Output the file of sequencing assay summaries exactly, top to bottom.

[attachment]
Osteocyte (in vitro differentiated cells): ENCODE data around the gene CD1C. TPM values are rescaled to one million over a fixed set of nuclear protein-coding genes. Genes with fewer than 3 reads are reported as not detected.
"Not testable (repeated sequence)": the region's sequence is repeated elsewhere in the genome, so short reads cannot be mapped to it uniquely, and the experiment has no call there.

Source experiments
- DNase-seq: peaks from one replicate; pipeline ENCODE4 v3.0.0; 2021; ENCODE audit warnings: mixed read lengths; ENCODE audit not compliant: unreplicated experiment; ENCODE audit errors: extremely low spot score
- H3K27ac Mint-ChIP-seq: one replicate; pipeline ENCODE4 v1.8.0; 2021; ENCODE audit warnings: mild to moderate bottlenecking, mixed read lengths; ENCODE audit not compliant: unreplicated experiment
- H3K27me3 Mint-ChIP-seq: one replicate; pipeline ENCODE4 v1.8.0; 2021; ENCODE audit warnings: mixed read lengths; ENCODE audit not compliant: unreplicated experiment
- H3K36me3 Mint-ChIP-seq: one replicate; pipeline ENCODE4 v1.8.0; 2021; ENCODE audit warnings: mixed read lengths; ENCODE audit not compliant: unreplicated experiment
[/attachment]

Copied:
Osteocyte (in vitro differentiated cells): ENCODE data around the gene CD1C. TPM values are rescaled to one million over a fixed set of nuclear protein-coding genes. Genes with fewer than 3 reads are reported as not detected.
"Not testable (repeated sequence)": the region's sequence is repeated elsewhere in the genome, so short reads cannot be mapped to it uniquely, and the experiment has no call there.

Source experiments
- DNase-seq: peaks from one replicate; pipeline ENCODE4 v3.0.0; 2021; ENCODE audit warnings: mixed read lengths; ENCODE audit not compliant: unreplicated experiment; ENCODE audit errors: extremely low spot score
- H3K27ac Mint-ChIP-seq: one replicate; pipeline ENCODE4 v1.8.0; 2021; ENCODE audit warnings: mild to moderate bottlenecking, mixed read lengths; ENCODE audit not compliant: unreplicated experiment
- H3K27me3 Mint-ChIP-seq: one replicate; pipeline ENCODE4 v1.8.0; 2021; ENCODE audit warnings: mixed read lengths; ENCODE audit not compliant: unreplicated experiment
- H3K36me3 Mint-ChIP-seq: one replicate; pipeline ENCODE4 v1.8.0; 2021; ENCODE audit warnings: mixed read lengths; ENCODE audit not compliant: unreplicated experiment